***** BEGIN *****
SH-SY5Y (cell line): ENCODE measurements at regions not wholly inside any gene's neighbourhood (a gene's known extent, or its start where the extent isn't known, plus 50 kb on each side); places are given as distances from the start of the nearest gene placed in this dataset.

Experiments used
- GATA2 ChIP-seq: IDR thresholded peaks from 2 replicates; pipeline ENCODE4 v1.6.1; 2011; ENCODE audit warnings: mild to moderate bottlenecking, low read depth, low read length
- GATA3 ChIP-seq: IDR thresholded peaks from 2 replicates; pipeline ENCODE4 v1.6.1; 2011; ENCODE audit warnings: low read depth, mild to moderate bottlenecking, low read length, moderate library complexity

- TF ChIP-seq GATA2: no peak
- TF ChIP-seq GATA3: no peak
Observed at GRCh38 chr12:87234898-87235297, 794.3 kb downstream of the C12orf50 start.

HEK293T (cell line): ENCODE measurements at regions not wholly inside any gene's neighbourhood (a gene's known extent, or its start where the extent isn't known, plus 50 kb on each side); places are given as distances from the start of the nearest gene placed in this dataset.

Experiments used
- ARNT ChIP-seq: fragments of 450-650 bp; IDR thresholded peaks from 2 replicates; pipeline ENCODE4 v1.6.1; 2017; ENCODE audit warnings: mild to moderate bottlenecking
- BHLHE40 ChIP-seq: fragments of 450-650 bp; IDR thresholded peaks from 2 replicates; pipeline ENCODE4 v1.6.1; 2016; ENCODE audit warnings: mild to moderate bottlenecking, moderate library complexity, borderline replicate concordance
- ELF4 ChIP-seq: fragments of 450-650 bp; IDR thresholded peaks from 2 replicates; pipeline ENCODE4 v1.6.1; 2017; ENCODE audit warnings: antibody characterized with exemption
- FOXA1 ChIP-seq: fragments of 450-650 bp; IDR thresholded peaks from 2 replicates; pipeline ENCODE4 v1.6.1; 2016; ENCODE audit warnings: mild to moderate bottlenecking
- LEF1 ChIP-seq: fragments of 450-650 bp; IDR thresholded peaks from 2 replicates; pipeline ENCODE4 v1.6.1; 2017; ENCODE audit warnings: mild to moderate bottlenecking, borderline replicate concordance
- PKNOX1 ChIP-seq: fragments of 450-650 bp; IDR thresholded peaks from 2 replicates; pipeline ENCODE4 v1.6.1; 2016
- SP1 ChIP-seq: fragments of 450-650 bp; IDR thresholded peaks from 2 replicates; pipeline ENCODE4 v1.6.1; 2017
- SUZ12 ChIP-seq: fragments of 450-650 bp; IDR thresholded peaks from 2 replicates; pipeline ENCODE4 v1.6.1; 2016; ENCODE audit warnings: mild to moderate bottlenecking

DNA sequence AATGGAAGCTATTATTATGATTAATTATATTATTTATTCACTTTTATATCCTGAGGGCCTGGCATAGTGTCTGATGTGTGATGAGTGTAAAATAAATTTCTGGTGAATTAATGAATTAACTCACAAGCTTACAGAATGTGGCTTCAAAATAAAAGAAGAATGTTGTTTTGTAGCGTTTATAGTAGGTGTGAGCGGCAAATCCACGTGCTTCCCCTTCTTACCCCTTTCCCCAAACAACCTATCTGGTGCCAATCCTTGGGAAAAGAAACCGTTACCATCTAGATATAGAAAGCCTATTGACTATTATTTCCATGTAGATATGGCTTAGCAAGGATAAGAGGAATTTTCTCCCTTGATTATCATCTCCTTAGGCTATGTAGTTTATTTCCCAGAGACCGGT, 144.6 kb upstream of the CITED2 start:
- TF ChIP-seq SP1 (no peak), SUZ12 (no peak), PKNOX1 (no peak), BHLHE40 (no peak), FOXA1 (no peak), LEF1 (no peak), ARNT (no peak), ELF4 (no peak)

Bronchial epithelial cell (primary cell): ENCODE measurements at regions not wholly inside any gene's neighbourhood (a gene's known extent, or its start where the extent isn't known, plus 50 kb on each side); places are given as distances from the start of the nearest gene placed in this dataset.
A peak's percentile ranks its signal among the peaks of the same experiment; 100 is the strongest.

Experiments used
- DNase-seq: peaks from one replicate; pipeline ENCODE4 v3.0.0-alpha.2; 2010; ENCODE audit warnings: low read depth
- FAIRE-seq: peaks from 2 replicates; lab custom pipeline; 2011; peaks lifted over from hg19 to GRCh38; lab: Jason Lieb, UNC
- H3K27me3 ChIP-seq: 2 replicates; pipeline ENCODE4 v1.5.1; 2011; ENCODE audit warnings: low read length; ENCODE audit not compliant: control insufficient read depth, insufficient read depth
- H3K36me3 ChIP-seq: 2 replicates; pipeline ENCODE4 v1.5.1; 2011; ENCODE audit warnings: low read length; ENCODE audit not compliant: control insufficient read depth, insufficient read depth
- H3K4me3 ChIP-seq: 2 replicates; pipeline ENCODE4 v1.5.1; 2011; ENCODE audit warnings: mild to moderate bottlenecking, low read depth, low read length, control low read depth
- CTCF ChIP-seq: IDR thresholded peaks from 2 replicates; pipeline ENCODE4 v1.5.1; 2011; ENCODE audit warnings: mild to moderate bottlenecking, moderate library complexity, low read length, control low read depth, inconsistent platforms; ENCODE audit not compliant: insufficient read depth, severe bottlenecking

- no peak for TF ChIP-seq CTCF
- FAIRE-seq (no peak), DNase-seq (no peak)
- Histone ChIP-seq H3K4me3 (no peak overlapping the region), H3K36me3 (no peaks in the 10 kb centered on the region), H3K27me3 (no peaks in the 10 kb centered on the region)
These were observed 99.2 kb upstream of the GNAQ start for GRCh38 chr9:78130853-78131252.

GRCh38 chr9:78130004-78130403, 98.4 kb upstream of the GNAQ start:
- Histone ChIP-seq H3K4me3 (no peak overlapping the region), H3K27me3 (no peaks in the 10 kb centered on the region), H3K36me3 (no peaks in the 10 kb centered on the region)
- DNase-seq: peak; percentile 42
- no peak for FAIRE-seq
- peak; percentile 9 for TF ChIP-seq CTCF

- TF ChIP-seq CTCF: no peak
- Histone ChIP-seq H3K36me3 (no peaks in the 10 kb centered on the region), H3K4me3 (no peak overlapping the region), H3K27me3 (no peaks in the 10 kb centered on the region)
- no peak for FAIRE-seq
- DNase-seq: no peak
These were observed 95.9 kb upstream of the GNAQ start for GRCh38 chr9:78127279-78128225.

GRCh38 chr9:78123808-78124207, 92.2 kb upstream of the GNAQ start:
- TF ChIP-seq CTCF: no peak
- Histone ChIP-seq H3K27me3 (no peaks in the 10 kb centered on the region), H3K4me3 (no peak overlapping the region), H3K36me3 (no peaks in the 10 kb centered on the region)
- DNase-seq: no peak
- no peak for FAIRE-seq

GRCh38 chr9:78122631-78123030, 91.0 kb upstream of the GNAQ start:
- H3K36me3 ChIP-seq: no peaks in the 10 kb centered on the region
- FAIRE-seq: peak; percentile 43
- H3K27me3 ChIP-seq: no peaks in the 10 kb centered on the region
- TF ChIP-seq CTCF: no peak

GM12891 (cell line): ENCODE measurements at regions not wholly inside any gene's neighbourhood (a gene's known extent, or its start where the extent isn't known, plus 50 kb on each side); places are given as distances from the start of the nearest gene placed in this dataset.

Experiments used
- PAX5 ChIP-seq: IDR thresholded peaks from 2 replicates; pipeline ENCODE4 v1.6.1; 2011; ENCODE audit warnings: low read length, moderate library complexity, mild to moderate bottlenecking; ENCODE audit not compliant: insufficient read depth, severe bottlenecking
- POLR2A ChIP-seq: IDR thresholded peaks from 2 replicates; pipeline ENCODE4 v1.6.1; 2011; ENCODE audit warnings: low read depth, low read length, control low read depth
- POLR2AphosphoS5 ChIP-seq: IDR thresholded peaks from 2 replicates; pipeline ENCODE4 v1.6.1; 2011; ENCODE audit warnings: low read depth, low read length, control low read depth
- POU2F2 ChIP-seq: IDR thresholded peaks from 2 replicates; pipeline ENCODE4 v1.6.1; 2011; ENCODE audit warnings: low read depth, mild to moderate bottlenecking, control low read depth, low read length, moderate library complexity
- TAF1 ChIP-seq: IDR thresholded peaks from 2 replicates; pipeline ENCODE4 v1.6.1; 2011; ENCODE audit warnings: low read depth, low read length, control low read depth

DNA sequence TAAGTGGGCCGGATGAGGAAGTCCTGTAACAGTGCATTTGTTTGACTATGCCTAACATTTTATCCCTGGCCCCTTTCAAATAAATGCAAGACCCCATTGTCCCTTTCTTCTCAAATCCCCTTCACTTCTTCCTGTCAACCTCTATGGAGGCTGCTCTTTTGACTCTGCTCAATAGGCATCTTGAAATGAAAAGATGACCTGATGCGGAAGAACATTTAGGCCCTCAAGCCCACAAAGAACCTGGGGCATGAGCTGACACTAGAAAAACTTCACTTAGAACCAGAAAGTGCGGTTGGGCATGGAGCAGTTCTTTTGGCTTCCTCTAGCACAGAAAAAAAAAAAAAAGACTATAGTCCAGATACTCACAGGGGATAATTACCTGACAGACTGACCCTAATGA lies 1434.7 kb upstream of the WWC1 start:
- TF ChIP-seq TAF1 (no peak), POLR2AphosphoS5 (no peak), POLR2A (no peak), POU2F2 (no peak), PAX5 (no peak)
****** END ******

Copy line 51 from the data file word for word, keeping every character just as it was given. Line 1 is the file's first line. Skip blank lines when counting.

- H3K27me3 ChIP-seq: no peaks in the 10 kb centered on the region